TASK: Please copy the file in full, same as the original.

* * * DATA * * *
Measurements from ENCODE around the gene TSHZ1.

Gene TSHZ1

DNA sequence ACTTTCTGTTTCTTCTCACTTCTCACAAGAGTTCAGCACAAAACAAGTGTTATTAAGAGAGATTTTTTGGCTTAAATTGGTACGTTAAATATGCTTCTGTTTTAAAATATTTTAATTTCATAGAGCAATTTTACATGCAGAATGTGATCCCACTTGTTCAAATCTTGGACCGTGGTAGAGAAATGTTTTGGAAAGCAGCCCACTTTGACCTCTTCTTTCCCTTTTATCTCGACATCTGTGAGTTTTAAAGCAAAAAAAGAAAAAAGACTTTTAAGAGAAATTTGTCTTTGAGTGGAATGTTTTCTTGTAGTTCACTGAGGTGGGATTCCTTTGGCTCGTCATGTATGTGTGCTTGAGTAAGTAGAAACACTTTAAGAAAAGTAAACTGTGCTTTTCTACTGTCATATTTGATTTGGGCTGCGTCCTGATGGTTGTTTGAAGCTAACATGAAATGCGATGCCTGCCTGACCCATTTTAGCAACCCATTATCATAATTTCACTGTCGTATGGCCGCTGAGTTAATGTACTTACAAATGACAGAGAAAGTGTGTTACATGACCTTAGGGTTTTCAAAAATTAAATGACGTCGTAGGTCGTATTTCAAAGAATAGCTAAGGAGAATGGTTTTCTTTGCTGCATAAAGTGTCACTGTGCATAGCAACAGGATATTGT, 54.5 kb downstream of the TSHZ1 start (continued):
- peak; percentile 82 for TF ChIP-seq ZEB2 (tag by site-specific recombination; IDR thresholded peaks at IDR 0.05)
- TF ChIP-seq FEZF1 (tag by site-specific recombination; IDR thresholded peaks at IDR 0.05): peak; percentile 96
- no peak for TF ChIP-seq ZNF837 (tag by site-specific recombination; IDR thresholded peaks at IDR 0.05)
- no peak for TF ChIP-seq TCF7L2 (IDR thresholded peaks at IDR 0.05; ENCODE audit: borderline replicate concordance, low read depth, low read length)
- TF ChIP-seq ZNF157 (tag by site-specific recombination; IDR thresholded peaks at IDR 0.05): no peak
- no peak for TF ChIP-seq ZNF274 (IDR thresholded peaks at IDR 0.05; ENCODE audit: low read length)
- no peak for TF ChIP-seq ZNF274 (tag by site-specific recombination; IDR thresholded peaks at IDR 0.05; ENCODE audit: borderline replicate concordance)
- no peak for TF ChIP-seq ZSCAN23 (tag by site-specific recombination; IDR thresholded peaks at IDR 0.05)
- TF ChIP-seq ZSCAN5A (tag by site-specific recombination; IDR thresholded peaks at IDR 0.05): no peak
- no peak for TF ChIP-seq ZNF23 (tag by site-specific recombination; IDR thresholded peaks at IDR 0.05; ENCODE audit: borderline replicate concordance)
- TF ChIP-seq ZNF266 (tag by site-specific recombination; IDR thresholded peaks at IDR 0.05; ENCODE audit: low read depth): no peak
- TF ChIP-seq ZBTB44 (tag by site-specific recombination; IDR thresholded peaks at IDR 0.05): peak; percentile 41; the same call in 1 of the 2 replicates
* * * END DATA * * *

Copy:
Measurements from ENCODE around the gene TSHZ1.

Gene TSHZ1

DNA sequence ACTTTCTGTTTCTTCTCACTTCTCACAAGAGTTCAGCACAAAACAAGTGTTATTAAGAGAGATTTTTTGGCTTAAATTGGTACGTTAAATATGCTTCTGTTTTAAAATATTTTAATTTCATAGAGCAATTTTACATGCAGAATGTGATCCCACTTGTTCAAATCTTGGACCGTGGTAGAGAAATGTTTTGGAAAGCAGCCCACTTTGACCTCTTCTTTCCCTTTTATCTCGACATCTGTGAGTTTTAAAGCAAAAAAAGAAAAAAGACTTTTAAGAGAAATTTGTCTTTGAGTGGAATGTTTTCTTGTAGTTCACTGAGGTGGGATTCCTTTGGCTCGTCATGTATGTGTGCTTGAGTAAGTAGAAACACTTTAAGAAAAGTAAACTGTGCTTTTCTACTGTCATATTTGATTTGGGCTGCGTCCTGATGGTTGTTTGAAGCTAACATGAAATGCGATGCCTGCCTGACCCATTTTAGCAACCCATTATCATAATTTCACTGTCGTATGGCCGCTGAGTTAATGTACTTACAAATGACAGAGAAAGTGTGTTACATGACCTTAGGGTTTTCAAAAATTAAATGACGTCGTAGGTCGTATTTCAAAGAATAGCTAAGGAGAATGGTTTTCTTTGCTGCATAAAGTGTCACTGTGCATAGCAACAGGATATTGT, 54.5 kb downstream of the TSHZ1 start (continued):
- peak; percentile 82 for TF ChIP-seq ZEB2 (tag by site-specific recombination; IDR thresholded peaks at IDR 0.05)
- TF ChIP-seq FEZF1 (tag by site-specific recombination; IDR thresholded peaks at IDR 0.05): peak; percentile 96
- no peak for TF ChIP-seq ZNF837 (tag by site-specific recombination; IDR thresholded peaks at IDR 0.05)
- no peak for TF ChIP-seq TCF7L2 (IDR thresholded peaks at IDR 0.05; ENCODE audit: borderline replicate concordance, low read depth, low read length)
- TF ChIP-seq ZNF157 (tag by site-specific recombination; IDR thresholded peaks at IDR 0.05): no peak
- no peak for TF ChIP-seq ZNF274 (IDR thresholded peaks at IDR 0.05; ENCODE audit: low read length)
- no peak for TF ChIP-seq ZNF274 (tag by site-specific recombination; IDR thresholded peaks at IDR 0.05; ENCODE audit: borderline replicate concordance)
- no peak for TF ChIP-seq ZSCAN23 (tag by site-specific recombination; IDR thresholded peaks at IDR 0.05)
- TF ChIP-seq ZSCAN5A (tag by site-specific recombination; IDR thresholded peaks at IDR 0.05): no peak
- no peak for TF ChIP-seq ZNF23 (tag by site-specific recombination; IDR thresholded peaks at IDR 0.05; ENCODE audit: borderline replicate concordance)
- TF ChIP-seq ZNF266 (tag by site-specific recombination; IDR thresholded peaks at IDR 0.05; ENCODE audit: low read depth): no peak
- TF ChIP-seq ZBTB44 (tag by site-specific recombination; IDR thresholded peaks at IDR 0.05): peak; percentile 41; the same call in 1 of the 2 replicates